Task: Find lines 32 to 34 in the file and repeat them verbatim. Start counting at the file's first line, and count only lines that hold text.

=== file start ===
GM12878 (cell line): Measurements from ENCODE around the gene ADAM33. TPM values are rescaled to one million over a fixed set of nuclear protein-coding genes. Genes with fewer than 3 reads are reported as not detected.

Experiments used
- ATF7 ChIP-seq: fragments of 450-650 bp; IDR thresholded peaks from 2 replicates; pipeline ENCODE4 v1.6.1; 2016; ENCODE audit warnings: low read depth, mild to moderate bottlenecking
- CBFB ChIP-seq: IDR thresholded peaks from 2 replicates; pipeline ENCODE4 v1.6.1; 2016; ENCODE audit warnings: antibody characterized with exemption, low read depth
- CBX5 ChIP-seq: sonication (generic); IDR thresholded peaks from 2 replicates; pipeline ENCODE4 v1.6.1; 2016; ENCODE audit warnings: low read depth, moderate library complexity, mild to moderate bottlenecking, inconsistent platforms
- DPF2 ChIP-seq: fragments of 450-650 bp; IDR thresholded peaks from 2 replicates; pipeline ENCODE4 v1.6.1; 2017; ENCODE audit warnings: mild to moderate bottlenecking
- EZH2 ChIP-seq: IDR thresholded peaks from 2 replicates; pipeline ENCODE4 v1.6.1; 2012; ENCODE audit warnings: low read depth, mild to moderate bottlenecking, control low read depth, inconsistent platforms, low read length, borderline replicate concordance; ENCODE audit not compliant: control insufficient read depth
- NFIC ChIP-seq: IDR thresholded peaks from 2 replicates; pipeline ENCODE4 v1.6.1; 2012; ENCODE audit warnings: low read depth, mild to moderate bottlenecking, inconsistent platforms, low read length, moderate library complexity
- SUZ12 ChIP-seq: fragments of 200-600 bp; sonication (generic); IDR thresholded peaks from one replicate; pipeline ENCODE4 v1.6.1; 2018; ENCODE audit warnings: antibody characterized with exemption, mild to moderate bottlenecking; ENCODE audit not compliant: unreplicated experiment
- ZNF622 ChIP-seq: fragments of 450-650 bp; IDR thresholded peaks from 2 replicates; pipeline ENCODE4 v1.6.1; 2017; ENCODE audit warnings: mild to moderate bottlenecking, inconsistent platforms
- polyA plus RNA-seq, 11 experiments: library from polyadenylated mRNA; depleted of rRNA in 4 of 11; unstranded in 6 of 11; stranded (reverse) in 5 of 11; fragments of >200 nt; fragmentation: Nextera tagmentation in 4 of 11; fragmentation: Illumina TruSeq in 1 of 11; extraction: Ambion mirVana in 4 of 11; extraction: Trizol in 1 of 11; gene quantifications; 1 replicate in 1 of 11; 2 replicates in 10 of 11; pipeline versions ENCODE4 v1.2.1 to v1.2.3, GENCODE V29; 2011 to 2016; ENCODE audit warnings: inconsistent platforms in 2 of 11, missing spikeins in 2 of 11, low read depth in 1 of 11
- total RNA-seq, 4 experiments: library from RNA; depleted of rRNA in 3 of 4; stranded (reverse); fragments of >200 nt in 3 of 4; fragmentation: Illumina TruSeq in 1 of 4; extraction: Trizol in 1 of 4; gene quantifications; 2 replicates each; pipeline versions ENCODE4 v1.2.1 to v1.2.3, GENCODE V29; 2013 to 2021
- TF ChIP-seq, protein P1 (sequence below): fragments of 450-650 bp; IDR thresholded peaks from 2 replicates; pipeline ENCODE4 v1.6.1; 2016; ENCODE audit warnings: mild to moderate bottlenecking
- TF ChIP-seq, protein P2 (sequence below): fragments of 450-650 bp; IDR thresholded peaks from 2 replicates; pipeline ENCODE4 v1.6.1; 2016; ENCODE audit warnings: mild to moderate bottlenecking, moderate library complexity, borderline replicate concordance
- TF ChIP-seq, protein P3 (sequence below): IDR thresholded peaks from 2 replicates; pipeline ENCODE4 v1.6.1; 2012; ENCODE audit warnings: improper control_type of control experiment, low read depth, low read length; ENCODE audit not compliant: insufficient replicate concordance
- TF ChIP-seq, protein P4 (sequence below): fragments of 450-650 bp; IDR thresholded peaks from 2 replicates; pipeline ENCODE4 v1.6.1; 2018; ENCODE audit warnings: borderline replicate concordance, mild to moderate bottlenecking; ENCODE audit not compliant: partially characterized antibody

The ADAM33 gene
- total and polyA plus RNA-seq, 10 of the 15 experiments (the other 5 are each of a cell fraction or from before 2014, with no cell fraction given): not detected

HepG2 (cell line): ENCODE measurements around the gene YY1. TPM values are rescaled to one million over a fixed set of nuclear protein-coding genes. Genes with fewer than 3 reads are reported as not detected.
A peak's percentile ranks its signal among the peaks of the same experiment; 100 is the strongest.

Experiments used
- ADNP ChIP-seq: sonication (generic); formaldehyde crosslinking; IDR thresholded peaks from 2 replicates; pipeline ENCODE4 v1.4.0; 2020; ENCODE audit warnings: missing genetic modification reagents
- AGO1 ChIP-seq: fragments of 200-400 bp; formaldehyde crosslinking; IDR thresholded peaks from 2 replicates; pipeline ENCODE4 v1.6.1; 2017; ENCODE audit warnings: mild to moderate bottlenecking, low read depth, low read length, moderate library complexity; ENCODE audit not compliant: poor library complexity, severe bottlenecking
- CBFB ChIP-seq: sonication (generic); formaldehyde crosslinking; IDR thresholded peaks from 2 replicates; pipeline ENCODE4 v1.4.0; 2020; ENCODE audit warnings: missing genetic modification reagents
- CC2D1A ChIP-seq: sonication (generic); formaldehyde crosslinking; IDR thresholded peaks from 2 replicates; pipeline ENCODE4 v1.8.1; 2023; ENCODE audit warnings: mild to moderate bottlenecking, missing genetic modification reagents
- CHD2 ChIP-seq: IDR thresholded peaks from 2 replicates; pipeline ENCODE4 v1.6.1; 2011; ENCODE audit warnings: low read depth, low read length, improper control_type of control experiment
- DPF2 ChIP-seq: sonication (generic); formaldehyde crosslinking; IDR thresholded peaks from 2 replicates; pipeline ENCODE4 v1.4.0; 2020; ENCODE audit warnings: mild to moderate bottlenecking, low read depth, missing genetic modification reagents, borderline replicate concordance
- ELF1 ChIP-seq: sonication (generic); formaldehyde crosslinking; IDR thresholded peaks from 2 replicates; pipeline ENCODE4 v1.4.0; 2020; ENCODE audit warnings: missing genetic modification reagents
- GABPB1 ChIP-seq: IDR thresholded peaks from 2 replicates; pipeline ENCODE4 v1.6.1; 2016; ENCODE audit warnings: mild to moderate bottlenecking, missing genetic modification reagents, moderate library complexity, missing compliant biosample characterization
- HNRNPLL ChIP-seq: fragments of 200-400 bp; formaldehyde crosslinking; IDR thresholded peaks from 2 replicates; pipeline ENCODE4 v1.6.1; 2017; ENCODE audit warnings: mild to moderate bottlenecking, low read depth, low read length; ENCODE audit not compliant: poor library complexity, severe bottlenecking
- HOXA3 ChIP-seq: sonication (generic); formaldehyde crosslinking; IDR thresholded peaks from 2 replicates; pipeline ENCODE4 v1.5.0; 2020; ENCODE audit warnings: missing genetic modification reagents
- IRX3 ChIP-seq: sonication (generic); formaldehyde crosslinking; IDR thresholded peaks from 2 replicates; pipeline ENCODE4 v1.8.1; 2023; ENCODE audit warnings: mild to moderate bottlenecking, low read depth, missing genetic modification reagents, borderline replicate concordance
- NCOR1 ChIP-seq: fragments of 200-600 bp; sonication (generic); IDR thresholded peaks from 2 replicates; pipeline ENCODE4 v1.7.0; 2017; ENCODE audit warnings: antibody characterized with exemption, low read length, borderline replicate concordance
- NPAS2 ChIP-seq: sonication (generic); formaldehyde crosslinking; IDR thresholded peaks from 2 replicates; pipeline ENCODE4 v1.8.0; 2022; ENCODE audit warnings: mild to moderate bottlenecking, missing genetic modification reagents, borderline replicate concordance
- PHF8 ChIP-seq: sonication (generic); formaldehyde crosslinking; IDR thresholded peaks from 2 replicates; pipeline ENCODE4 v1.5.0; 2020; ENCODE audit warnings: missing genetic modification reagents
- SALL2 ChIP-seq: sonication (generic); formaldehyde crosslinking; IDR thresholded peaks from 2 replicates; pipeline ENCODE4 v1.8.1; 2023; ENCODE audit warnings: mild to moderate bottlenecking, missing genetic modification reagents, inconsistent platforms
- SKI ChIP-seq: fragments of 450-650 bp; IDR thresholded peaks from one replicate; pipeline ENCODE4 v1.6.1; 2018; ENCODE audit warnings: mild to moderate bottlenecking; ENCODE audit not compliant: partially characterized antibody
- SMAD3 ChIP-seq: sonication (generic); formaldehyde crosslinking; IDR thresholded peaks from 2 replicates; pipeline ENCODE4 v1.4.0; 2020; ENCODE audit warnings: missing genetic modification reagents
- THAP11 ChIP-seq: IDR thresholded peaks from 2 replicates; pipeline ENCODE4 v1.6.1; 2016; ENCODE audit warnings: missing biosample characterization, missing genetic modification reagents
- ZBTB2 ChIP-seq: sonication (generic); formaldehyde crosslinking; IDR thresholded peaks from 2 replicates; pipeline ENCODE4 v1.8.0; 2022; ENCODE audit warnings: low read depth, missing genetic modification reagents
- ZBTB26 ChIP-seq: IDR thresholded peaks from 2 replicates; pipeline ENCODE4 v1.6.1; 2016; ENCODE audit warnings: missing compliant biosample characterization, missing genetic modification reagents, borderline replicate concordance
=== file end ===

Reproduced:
- IRX3 ChIP-seq: sonication (generic); formaldehyde crosslinking; IDR thresholded peaks from 2 replicates; pipeline ENCODE4 v1.8.1; 2023; ENCODE audit warnings: mild to moderate bottlenecking, low read depth, missing genetic modification reagents, borderline replicate concordance
- NCOR1 ChIP-seq: fragments of 200-600 bp; sonication (generic); IDR thresholded peaks from 2 replicates; pipeline ENCODE4 v1.7.0; 2017; ENCODE audit warnings: antibody characterized with exemption, low read length, borderline replicate concordance
- NPAS2 ChIP-seq: sonication (generic); formaldehyde crosslinking; IDR thresholded peaks from 2 replicates; pipeline ENCODE4 v1.8.0; 2022; ENCODE audit warnings: mild to moderate bottlenecking, missing genetic modification reagents, borderline replicate concordance